The Riverside Historic District [†], situated on an oxbow of the Ohio River, is a primarily residential area which was developed in the last two quarters of the nineteenth and first quarter of the twentieth centuries. The district is noteworthy for its representation of the domestic and ecclesiastical styles in vogue during this period and for the architectural integrity and cahesiveness which it possesses. The northwestern end of the district was part of the Original Plan (1818) and Upper Enlargement (1819) of Evansville and was developed on a standard grid plan, with the structures for the most part facing Riverside Drive and First and Second Streets instead of the cross streets. Although zoning ordinances do not seem to have been developed until the 1920s, most of the buildings adhere to a minimum setback and lot size. Photographs taken during the last decade of the nineteenth century show a pleasant prosperous neighborhood with well planted (although unpaved) streets.
The Riverside Historic District is significant for the quality and diversity of its architecture and for the number of persons of local and state significance who have lived there.
The city of Evansville was originally settled in the early nineteenth century on an oxbow of the Ohio River, laid out in a standard grid plan that was oriented to the river bank. That original settlement had by the middle of the nineteenth century become the downtown district, with the prime residential area being located just southeast in what is known as the Riverside Historic District. The plan of the district and downtown retains its original orientation to the river, despite' the growth of the rest of the city along streets laid according to the cardinal points.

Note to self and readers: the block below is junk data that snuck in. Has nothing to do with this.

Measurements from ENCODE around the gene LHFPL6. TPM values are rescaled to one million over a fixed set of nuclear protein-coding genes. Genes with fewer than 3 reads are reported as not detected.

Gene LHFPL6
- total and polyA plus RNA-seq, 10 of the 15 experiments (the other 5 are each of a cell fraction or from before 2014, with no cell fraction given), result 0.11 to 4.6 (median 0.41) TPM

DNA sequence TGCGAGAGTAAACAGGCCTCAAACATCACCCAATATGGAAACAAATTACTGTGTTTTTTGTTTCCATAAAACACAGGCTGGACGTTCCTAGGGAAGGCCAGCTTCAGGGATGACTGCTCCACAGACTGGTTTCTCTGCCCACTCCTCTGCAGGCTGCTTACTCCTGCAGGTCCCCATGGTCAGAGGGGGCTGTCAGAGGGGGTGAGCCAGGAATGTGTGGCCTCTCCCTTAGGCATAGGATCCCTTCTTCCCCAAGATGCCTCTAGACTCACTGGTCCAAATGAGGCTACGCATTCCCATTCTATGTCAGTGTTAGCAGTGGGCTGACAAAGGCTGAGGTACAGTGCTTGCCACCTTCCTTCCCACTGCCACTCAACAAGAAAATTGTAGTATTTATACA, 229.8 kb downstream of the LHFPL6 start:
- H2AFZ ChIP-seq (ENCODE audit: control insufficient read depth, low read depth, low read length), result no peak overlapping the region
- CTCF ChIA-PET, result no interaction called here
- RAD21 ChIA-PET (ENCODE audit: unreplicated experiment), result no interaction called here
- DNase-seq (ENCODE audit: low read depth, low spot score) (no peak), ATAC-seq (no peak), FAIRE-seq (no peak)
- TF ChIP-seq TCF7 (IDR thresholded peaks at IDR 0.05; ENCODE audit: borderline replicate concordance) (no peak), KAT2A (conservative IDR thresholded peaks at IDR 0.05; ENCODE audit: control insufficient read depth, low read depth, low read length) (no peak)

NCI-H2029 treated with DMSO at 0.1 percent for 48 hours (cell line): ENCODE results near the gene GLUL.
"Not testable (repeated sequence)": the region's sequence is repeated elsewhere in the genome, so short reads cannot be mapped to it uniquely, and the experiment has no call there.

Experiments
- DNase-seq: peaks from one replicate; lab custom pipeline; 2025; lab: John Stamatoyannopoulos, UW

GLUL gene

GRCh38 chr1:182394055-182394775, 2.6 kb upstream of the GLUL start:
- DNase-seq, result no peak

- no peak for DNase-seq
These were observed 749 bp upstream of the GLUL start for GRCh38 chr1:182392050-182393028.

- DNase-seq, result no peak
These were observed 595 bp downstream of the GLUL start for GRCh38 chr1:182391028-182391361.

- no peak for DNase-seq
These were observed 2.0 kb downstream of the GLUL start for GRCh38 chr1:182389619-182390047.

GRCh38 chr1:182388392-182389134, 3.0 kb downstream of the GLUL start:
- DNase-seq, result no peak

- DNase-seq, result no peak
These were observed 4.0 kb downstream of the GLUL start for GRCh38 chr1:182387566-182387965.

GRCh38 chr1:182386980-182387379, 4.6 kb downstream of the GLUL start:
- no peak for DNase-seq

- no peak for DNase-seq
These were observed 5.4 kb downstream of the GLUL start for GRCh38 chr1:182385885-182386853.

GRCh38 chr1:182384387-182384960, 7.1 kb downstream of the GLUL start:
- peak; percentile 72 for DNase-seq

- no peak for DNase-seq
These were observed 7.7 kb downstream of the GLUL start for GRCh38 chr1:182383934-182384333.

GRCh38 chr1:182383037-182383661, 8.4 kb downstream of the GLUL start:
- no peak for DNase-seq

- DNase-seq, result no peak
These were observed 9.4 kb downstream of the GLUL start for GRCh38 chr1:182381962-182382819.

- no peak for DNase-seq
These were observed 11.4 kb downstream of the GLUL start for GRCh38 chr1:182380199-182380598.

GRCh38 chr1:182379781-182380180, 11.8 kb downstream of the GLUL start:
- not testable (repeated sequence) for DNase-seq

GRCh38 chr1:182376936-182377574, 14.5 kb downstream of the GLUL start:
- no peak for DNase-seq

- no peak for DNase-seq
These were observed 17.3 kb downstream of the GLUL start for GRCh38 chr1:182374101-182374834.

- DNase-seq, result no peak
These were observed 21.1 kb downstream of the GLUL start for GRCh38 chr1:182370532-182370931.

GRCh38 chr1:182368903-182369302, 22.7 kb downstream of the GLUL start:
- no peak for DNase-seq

Developed primarily in the last two charters of the 19th and first quarter of the 20th centuries, the district housed many of Evansville's most prominent citizens, including affluent merchants, professionals, manufacturers, and others. As might be expected, the neighborhood featured many imposing houses exhibiting the wealth of their owners, but it also contained more modest residences owned by clerks, shopkeepers, or craftsmen.
In time, and particularly during the period between the two World Wars, the descendants of the original families began to move out, and the area deteriorated as more and more of these substantial houses were divided into smaller rental units or converted to other uses. Efforts to reverse this trend began in the late 1940's and have gained momentum, particularly in recent years with the formation of the Riverside Neighborhood Association and the adoption in 1975 of a local ordinance creating the Original Evansville Preservation Commission. Based upon State enabling legislation, the ordinance has charged the Commission with the authority to approve or disapprove any new construction, razing or external changes to any property located in a district of approximately 18 blocks located within the Riverside Historic District.